By Kuheli Bhattacharya Rane
A new glass-fronted eatery has been catching the eye on Chogm road, called Jashn. Porvorim is slowly becoming the epicentre of the culinary boom in Goa with fun and interesting restaurants catering to locals and tourists alike.
Ambience: Jashn is cautiously elegant in its mustard and Gold interiors and large-gilted mirrors. Servers in orange and black along with the wood finished backed chairs make for subdued interiors. Piped Indian music adds to the ambience.
Food: the food essentially is a celebration of North Indian cuisine, think all things Punjabi and northern frontier then. The menu has such north Indian staples as the baingan bharta and the rajma chawal, along with a host of very authentic Punjabi flavours.
We began with the usual suspects of murg makhani, fish tikka, achari chicken, succulent and balanced flavours do not disappoint. The surprisingly good mutton Burra with melt in your mouth mutton chops were the winners followed closely by the creamy chicken kalmi. Served with a coleslaw kind of salad which I haven’t seen since the time we lived in Ludhiana. These self same kebabs are also served in rumali roti rolls.
For the mains we tried the malai kofta, dal makhani, butter chicken, rajma chawal. The malai kofta were sinfully living upto their name of makhan-marke goodness with its subtle sweetness of the malai. The dal makhani may not look much, since it doesn’t bear the rich dark colour one has come to expect of a ‘ma ki daal’ but even though it has far lesser black beans than I like in a dal makhani, these guys get extra points for the redolent flavours of kasoori methi and ginger juliens. The kasuri methi flavours continue on their butter chicken, again consistently tasty. Even though all the dishes are robust Punjabi flavours they did not over power in their richness, without trying to dull the regional flavours. The generous use of kasuri methi maintains authenticity without overpowering. I had mixed feelings about the rajma though, to be fair it is because of growing up with a particular taste of the dish. Nevertheless it’s a tasty rendition of a favourite, and for those who haven’t tried it before I wouldn’t hesitate recommending.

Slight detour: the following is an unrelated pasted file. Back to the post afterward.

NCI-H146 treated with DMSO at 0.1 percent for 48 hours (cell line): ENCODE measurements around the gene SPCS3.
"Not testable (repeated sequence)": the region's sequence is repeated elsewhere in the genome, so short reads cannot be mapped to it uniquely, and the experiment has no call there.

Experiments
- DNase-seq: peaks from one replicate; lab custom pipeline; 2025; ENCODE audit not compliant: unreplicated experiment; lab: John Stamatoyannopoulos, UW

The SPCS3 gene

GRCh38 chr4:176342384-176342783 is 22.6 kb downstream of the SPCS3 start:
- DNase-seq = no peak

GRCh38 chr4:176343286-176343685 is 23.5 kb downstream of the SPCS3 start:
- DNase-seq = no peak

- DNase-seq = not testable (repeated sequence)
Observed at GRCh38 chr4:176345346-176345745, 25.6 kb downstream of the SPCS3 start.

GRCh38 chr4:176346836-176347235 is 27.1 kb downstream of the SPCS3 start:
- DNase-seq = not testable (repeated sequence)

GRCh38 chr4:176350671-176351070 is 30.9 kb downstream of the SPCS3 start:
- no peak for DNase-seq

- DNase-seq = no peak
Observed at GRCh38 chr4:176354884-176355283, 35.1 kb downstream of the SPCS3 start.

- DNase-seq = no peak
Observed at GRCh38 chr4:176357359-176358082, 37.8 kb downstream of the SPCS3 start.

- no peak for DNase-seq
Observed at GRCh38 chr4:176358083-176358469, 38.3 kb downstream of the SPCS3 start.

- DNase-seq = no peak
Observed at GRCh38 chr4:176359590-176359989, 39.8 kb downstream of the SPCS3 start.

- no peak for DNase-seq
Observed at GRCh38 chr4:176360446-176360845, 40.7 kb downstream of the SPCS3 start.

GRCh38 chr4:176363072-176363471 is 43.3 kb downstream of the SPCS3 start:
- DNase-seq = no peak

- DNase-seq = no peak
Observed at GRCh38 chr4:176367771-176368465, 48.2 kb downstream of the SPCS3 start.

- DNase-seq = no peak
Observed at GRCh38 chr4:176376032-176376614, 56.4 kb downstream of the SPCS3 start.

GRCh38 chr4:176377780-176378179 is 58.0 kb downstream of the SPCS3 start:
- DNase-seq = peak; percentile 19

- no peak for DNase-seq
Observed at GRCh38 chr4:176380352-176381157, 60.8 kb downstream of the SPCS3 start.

This is one of the few places which has brought the offal to the centre stage and get experimental with their brain masala and the kaleji, because what is life if not about new experiences.
The biryani is good, the accompanying raita is even better. The mutton pieces are juicy and tender, simply flaking away with the morsels of spice redolent rice. A limited dessert menu, and an even more limited drinks menu leave room for improvement.
Good clean flavours, unpretentious plating, and a uniform consistency in the quality of the food are the USP of this eatery. Sure they don’t have a liquor licence yet, and they may have a few slip ups in the service but these are things one takes in stride while they find their footing in the rich culinary scene of the state.
Ambience : 3 plates
Food : 3.5 plates
Service : 3 plates
Go here for: mutton burra, dal makhani